An excerpt from Tiki Barber's highly-anticipated autobiography "Tiki: My Life in the Game and Beyond"

September 14th, 2007

Excerpt from former Giant Tiki Barber's new book

NEW YORK DAILY NEWS
September 13, 2007

From the book “Tiki: My Life in the Game and Beyond” by Tiki Barber, co-authored by Gil Reavill, published by Simon Spotlight Entertainment, an imprint of Simon & Schuster.

When I hear the sound of offensive lineman Richie Seubert throwing up, I know it's game time.

“We must be ready to go,” I say to myself, as Seubert ralphs into a garbage can in the bathroom.

Regular as clockwork, Richie can be depended on to lose his cookies just before we head out onto the field. As game-day rituals go, it's not that rare–Richie's fellow guard Chris Snee and my man Plaxico Burress have been known to get green around the gills too–but throwing up before kickoff illustrates the intensity of game day.

Professional football is an exercise in intensity, and one way to handle intensity is to devise rituals, to be better able to channel stress.

I've got my own pregame ritual, not quite as dramatic as Richie's. I fall asleep.

Well, not always. But surprisingly often. As the clock ticks down to kickoff, I start to get anxious. I'm excited to go get into it, but I'm nervous at the same time. Whenever I get that way, excited-nervous, I become sleepy. Often I go back into the equipment room, because nobody really comes in there before games.

I sit and just chill. Try to clear my mind of anything and everything that has been in my head. Nervousness makes my stomach feel all-encompassing, as though it's taking over my body. I relax and–sometimes, not always–I fall asleep.

The next thing I know, I hear an assistant coach or someone shouting out in the hall.

“All right, all right–it's time to get out there and get it done!”

I snap back awake. I feel so refreshed and ready that it's unbelievable.

I wouldn't recommend this particular ritual. But that's the point. Most game-day rituals are strictly idiosyncratic and personal. Somebody else might pace and listen to hip hop on earphones, full volume. I lie down with my feet up.

Here's game day for me. The general rule is to arrive at the stadium two hours early. Entering the parking lot, seeing the stadium, coming into the locker room: that's when your nerves start to come up a little. You're not exactly panting in anxiety, but you start thinking about how the game's going to be. You start visualizing what is about to happen.

When guard Ron Stone was a Giant, he used to fix me a pregame meal. Ron has six kids, so he knows how to feed a crowd. After one of his awesome waffles, I'd have some pasta, too, for dessert. Lots of carbs for the pregame meal.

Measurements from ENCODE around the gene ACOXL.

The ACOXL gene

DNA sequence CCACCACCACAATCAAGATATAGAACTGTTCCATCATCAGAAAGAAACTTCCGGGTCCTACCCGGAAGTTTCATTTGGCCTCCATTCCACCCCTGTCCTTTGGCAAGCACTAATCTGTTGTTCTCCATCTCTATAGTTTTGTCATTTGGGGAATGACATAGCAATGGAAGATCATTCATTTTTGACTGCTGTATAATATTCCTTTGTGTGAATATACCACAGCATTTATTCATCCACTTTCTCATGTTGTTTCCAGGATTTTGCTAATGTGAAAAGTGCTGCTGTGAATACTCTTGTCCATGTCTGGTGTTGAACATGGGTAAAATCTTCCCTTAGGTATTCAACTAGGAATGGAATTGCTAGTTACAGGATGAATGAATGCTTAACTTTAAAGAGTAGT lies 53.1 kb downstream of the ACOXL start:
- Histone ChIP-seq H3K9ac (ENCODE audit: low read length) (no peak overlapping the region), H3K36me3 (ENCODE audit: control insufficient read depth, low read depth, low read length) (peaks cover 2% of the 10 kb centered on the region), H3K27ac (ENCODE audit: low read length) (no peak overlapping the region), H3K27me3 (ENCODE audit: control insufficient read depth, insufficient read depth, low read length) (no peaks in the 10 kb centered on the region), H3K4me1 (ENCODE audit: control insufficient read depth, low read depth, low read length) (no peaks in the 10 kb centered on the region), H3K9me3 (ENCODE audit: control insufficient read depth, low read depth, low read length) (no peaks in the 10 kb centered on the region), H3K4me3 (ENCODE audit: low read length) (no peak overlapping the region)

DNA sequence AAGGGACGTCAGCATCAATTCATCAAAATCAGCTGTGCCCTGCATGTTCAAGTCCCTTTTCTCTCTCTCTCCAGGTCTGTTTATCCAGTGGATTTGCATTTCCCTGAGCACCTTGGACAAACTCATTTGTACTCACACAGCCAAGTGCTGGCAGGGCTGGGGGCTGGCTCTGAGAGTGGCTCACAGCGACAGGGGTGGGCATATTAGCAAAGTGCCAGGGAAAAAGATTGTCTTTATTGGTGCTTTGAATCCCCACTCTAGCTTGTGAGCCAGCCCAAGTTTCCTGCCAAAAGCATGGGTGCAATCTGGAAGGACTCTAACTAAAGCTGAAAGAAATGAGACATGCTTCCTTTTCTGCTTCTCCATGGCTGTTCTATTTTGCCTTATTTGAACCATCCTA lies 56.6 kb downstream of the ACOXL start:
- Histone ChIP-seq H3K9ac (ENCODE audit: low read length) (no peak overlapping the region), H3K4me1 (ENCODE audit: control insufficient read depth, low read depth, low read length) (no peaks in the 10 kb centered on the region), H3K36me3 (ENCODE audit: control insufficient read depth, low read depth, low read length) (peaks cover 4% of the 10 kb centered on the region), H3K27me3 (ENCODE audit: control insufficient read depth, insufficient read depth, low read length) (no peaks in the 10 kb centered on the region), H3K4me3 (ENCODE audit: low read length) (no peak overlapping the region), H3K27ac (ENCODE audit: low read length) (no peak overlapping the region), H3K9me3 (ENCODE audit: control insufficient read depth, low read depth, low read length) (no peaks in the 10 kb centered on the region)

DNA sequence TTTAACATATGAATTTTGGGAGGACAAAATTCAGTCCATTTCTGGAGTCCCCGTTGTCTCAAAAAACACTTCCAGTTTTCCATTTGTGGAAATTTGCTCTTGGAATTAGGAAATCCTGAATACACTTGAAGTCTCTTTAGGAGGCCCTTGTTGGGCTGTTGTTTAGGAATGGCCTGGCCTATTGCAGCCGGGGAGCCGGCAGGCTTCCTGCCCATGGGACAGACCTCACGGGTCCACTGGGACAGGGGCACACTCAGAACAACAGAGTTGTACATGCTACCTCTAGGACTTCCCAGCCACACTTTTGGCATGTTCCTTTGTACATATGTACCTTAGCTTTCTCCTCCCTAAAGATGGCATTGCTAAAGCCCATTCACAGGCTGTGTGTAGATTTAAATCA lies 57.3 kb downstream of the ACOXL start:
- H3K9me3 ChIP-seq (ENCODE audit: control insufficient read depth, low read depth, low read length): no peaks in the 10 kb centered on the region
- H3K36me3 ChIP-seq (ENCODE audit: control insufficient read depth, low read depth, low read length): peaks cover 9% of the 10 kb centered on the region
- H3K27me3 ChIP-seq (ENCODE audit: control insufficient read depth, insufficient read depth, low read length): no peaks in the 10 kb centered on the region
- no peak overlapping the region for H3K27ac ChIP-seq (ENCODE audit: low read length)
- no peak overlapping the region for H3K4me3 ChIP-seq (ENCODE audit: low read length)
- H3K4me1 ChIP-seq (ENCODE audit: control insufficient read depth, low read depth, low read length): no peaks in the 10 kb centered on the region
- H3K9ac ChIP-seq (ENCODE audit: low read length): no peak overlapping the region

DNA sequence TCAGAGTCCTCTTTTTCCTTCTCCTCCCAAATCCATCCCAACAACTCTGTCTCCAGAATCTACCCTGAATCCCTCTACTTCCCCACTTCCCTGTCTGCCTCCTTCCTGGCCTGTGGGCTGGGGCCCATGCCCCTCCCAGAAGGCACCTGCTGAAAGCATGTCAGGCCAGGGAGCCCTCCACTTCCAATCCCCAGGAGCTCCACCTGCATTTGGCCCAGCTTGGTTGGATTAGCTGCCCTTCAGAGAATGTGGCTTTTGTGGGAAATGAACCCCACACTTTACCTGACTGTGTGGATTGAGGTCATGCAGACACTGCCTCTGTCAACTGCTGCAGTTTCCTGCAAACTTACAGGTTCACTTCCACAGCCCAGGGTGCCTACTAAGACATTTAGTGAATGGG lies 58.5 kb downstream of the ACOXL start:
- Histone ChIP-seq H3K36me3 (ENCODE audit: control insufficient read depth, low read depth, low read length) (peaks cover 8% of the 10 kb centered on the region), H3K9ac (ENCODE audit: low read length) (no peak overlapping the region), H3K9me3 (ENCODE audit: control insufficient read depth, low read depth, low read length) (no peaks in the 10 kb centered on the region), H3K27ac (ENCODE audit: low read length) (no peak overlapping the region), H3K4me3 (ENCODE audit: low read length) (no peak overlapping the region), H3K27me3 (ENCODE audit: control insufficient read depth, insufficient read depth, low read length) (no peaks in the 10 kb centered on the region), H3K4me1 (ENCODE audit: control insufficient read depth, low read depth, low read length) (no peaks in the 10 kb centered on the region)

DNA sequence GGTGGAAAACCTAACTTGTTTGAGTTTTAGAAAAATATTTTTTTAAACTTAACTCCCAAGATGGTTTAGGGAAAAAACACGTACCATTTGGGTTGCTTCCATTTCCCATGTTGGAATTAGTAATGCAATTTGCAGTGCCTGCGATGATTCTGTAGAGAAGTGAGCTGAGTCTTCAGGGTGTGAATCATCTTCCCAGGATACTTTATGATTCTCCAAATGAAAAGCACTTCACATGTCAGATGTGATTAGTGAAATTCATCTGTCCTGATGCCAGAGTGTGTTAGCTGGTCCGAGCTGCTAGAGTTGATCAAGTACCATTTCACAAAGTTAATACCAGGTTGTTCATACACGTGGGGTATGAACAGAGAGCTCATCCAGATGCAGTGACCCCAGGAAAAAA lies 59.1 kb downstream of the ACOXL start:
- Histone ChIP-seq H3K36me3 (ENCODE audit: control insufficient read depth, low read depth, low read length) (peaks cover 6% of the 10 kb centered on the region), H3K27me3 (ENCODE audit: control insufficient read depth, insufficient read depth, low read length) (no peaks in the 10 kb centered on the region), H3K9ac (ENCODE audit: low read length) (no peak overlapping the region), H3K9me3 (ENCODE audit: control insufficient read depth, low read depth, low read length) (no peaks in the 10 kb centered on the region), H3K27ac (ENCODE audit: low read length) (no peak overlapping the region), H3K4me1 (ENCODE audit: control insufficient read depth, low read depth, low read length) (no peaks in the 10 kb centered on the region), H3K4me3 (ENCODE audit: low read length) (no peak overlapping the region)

That long before kickoff, the stadium is still pretty much empty. It has a deserted, ghost-town feel to it. Some of the guys take laps around the field. I don't do any of that. I sit in front of my locker, take off my suit, strip down to shorts and a T-shirt, and maybe listen to music.

The uniform of a professional football player is the biggest pain in the ass you could ever imagine. That's especially true for running backs like me, since defenders are forever grabbing, tugging and clutching at us. Because of that, my uniform must be as tight and sleek as possible.

I know a lot of people (women, mostly) talk about the vanity of the skintight NFL uniform, but for me it's strictly utility.

My waist is 32 inches, but the uniform pants I wear are 30 short. A 12-year-old could probably wear these pants and feel comfortable in them. The material stretches, so they're not oppressively tight, but there's nothing for a linebacker to grab onto, either.

You know the line: If you like to eat sausage you probably shouldn't watch it being made. Well, if you like football, you probably shouldn't watch a pro footballer stuff himself into his uniform, either. Unless you're looking for a few laughs.

The problem is that because the jersey is so tight across the chest, the fabric tends to squeeze your shoulder pads together like an accordion.

With the pads closed, I've got a very small hole to cram myself into. I have to fit my head and my arms through a space about the size of a grapefruit.

I stand on one side, pulling and stretching my jersey. It's hard. I have to muscle myself into it. Then I do it again on the other side, pull it up, hold it there, put one arm in, put the other arm in, grab it, get snagged on both elbows, jam my head in the hole.

It's excruciating. I feel like a contortionist. The only thing that alleviates the embarrassment is that there are 45 guys in the immediate vicinity going through the same spastic dance.

But then, once I'm in, I'm in. It's like magic. The uniform conforms to you like a second skin. The total weight of jersey, pants, pads, shoes and helmet is around 8 pounds. But somehow, the whole package makes you feel lighter, not heavier.

In fact, you start to feel… invincible.

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